Jennifer Rubin demands that more Republican politicians waste their time running for president serve their country in its time of need (via Andrew):

The only thing standing between the GOP primary electorate and a better choice is the misguided belief that there is no alternative to the current crop. Well, that and someone who is willing to make a “sacrifice” of a few months to see if he can capture the nomination and give his party a better shot at the presidency. We just went through a weekend of tributes to the sacrifices of servicemen and women and their families (not to mention ordinary civilians caught up in an attack on America). In light of those sorts of sacrifices, it really too much to ask for one of these Republicans to give the presidential race a try?

The endless complaining about the quality of the 2012 field has become quite tiresome, but what’s worse is this phony call-to-duty rhetoric that keeps cropping up whenever a pundit sees flaws in the declared candidates. “How can [X] ignore his obligations to America by continuing to do the job he was already elected to do?” The comparison with people who died in the line of duty is simply wrong. Trying to win a presidential nomination isn’t a sacrifice on behalf of others. Once we get to the heart of the matter, it is the pursuit of enormous power. While it undoubtedly takes enormous energy and endurance to seek the office, it is not a selfless or self-sacrificing act. It is not a failing on the part of the various governors and former governors Rubin lists that none of them is angling for a presidential nomination.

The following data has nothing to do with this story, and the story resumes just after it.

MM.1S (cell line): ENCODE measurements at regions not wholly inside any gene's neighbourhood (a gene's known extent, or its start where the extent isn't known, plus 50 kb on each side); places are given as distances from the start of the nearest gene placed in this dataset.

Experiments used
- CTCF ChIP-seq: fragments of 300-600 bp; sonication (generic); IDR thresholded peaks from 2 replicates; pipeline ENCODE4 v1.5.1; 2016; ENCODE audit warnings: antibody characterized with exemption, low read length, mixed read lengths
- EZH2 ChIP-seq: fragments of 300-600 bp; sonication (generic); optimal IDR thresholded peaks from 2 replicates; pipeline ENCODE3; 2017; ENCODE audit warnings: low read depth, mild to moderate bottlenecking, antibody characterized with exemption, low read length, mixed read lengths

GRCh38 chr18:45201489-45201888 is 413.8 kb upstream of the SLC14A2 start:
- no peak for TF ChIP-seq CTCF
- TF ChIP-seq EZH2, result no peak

The reality is that Republicans have the field of candidates from which they will select their next nominee. If the field continues to underwhelm a lot of partisans, that says something about the quality of candidates that the party is capable of producing, and it also says something about the insatiable character of many conservative activists and pundits. Adding one or two more candidates isn’t going to improve matters, especially at this late stage, because the flaws of the new candidates will come to light just as that Bachmann and Perry have revealed their weaknesses before a national audience. Besides, any candidate joining the field so late will begin with the large liability of having no organization and lower name recognition, which will compound whatever existing problems he might have had.